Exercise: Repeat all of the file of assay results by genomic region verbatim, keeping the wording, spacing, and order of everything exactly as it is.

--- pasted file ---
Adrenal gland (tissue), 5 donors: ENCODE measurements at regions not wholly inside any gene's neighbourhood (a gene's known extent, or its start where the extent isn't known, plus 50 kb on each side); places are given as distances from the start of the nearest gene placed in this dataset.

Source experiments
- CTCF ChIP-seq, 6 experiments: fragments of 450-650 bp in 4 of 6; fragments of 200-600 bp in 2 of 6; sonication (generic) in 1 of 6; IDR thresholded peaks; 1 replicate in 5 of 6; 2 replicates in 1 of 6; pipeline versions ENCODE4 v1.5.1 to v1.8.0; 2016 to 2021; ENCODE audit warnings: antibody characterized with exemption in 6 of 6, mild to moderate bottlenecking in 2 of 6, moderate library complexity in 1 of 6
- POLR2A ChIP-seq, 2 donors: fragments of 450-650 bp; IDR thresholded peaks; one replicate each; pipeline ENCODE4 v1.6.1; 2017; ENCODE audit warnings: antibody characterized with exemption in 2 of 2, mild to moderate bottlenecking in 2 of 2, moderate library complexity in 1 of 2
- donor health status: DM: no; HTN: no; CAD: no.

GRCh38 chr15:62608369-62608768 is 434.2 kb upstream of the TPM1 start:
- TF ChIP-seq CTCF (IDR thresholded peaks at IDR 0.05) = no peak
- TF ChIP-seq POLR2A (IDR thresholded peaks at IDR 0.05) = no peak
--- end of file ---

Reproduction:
Adrenal gland (tissue), 5 donors: ENCODE measurements at regions not wholly inside any gene's neighbourhood (a gene's known extent, or its start where the extent isn't known, plus 50 kb on each side); places are given as distances from the start of the nearest gene placed in this dataset.

Source experiments
- CTCF ChIP-seq, 6 experiments: fragments of 450-650 bp in 4 of 6; fragments of 200-600 bp in 2 of 6; sonication (generic) in 1 of 6; IDR thresholded peaks; 1 replicate in 5 of 6; 2 replicates in 1 of 6; pipeline versions ENCODE4 v1.5.1 to v1.8.0; 2016 to 2021; ENCODE audit warnings: antibody characterized with exemption in 6 of 6, mild to moderate bottlenecking in 2 of 6, moderate library complexity in 1 of 6
- POLR2A ChIP-seq, 2 donors: fragments of 450-650 bp; IDR thresholded peaks; one replicate each; pipeline ENCODE4 v1.6.1; 2017; ENCODE audit warnings: antibody characterized with exemption in 2 of 2, mild to moderate bottlenecking in 2 of 2, moderate library complexity in 1 of 2
- donor health status: DM: no; HTN: no; CAD: no.

GRCh38 chr15:62608369-62608768 is 434.2 kb upstream of the TPM1 start:
- TF ChIP-seq CTCF (IDR thresholded peaks at IDR 0.05) = no peak
- TF ChIP-seq POLR2A (IDR thresholded peaks at IDR 0.05) = no peak